The Holy Thing About Helping Her With Her Socks


I get down on my knees
in front of her and gently slide
one sock on, then the other
past her toes
around her heels
flipping the elastic band so
everything is right. I
think she might be uncomfortable
letting me do this. Her
skin is tight, her leg
swollen from surgery. I go into her
room and find her white shoes
loosen the laces
and push them on
much like I do for my young son,
wedging in her heel,
tying the laces
and doubling the knot.

I guide one arm into her coat, then
the other. I go through her box of scarves
and she tells me which one
she’s looking for.
No, not that one, not
that one, yes, that’s
it, that’s the one.

There now.
All set.

There’s something holy about this
dance. I have never held her gently
behind the elbow while she rises
from her rocker
or lifted under her
arm while she leans into
the passenger side of the van.

Perhaps we should get down on
our knees more often
for those who once cared for us,
for those who have seen the passing
of decades, the turn of centuries,
for those who have been to too many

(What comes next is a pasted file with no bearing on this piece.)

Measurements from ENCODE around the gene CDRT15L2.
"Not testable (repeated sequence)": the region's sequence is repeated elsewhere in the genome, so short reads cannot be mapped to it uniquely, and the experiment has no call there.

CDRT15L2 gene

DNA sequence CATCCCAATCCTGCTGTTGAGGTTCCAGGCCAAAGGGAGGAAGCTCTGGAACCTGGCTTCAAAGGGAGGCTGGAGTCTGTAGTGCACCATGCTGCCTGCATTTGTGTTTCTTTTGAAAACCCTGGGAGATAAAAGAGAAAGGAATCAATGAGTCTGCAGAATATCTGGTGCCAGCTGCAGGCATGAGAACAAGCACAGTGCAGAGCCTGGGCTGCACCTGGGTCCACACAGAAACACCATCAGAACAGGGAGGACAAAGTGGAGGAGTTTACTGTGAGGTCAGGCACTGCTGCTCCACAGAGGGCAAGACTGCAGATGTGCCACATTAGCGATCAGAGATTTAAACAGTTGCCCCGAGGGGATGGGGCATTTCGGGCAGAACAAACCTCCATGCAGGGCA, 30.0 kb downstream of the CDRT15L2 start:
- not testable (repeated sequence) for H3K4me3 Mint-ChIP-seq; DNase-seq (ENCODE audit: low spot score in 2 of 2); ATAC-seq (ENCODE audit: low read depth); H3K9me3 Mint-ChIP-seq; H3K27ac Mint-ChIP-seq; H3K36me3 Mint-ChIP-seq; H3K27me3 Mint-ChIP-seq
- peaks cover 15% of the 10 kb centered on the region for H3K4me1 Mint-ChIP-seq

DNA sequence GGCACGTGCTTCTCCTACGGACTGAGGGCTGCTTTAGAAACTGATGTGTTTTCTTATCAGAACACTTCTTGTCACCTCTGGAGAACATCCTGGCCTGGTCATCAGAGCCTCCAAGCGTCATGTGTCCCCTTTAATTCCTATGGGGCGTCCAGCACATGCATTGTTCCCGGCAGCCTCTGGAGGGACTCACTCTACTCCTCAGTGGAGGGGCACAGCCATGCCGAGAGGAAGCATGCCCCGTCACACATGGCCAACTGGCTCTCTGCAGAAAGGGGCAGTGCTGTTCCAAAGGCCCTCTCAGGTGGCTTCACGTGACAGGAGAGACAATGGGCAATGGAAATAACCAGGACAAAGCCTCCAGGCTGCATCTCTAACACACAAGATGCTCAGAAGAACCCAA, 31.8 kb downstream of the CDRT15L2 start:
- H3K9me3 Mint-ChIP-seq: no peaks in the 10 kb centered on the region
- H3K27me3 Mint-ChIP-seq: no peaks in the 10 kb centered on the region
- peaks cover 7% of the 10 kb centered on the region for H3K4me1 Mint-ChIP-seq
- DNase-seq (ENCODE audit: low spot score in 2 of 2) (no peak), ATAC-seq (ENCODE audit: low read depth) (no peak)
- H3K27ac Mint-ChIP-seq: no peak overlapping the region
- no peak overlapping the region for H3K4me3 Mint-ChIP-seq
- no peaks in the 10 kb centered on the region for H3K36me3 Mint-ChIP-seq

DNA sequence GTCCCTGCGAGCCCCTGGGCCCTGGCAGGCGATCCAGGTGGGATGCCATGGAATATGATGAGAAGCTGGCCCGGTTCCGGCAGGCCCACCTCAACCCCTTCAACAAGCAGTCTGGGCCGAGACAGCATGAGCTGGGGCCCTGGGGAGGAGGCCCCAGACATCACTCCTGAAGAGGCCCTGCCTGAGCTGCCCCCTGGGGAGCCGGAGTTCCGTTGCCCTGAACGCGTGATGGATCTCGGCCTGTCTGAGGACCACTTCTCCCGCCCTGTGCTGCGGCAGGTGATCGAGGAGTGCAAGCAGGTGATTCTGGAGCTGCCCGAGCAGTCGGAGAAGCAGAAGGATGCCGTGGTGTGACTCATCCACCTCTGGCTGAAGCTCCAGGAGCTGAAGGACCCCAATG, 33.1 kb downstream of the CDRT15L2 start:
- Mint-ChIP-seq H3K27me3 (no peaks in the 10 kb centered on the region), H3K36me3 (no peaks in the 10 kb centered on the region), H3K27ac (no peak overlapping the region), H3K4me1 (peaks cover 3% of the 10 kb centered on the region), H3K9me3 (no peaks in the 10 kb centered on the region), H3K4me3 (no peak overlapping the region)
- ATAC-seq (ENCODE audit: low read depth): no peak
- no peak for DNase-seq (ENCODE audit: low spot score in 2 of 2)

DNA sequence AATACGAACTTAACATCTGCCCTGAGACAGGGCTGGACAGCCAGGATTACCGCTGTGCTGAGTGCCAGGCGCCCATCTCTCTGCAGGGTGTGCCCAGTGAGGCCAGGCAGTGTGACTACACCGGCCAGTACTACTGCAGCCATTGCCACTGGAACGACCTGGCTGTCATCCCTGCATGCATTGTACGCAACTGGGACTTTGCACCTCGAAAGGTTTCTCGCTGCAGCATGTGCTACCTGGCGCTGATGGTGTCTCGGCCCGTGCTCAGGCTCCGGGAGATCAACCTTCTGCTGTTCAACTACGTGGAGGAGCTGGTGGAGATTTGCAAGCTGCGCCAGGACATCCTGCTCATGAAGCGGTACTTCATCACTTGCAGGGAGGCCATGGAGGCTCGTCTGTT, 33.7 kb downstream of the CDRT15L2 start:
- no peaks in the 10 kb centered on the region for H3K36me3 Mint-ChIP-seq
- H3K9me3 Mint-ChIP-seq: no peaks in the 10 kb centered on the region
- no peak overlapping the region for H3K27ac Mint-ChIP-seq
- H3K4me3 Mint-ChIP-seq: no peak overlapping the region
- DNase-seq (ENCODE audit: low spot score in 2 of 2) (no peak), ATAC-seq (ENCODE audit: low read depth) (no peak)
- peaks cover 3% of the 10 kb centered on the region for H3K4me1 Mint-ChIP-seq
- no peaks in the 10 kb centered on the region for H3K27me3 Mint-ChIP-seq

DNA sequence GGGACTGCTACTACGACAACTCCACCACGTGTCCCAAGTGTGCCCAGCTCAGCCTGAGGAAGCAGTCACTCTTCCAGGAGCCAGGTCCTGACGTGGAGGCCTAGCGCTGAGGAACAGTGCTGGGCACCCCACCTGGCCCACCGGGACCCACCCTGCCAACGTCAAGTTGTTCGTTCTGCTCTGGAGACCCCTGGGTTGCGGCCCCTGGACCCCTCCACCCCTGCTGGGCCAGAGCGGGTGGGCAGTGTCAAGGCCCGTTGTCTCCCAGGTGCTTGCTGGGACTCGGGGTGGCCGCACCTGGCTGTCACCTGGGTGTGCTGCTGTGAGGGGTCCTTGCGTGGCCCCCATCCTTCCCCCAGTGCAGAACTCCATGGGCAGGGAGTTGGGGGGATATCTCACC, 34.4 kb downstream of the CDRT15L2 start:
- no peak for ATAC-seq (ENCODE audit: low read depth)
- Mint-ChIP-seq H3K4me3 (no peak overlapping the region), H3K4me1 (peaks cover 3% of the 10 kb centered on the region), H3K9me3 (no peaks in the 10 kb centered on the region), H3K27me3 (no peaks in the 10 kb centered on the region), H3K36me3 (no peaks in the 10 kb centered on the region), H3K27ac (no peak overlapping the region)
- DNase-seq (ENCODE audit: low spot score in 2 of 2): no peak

funerals to count.
Perhaps we should wait longer,
walk slower, and
even though they might refuse,
offer to help them with their socks
their shoes
their coat.

There is something about getting down
on my knees in front of my grandmother
that reminds me someday soon
that will be me
in the armchair
while some grandchild not yet
born slips on my socks,
ties my shoes, helps me to the car.

Can we not be gentle now
with each other,
while these uncommon days
are running out?

4 Replies to “The Holy Thing About Helping Her With Her Socks”

  1. This is beautiful. My 96 year old mother is living with me and so many of your words express my very thoughts. Especially her shoes. We had to get a pair with Velcro so they are easier on her feet. But the tongue slips down towards her toes. I am always kneeling to pull them straight. Thank you for reminding me that these simple acts can be holy acts.

  2. So beautiful, my dad just passed will be 4 week this sunday and He was total care where I had the pleasure of dressing him each day and feeding him and listening to his stories of days gone by. He taight me so much about life. He was always a cup is half full man and always told us everything was going to be alright even up until an hour before he died. His wisdom and strength is what I miss so much this disabled man in a crippled body was stronger then anyone I ever met. He didn’t give up. He was just ready to try something new so went on to another adventure where he had a new body and could run once again. I am thankful not sad

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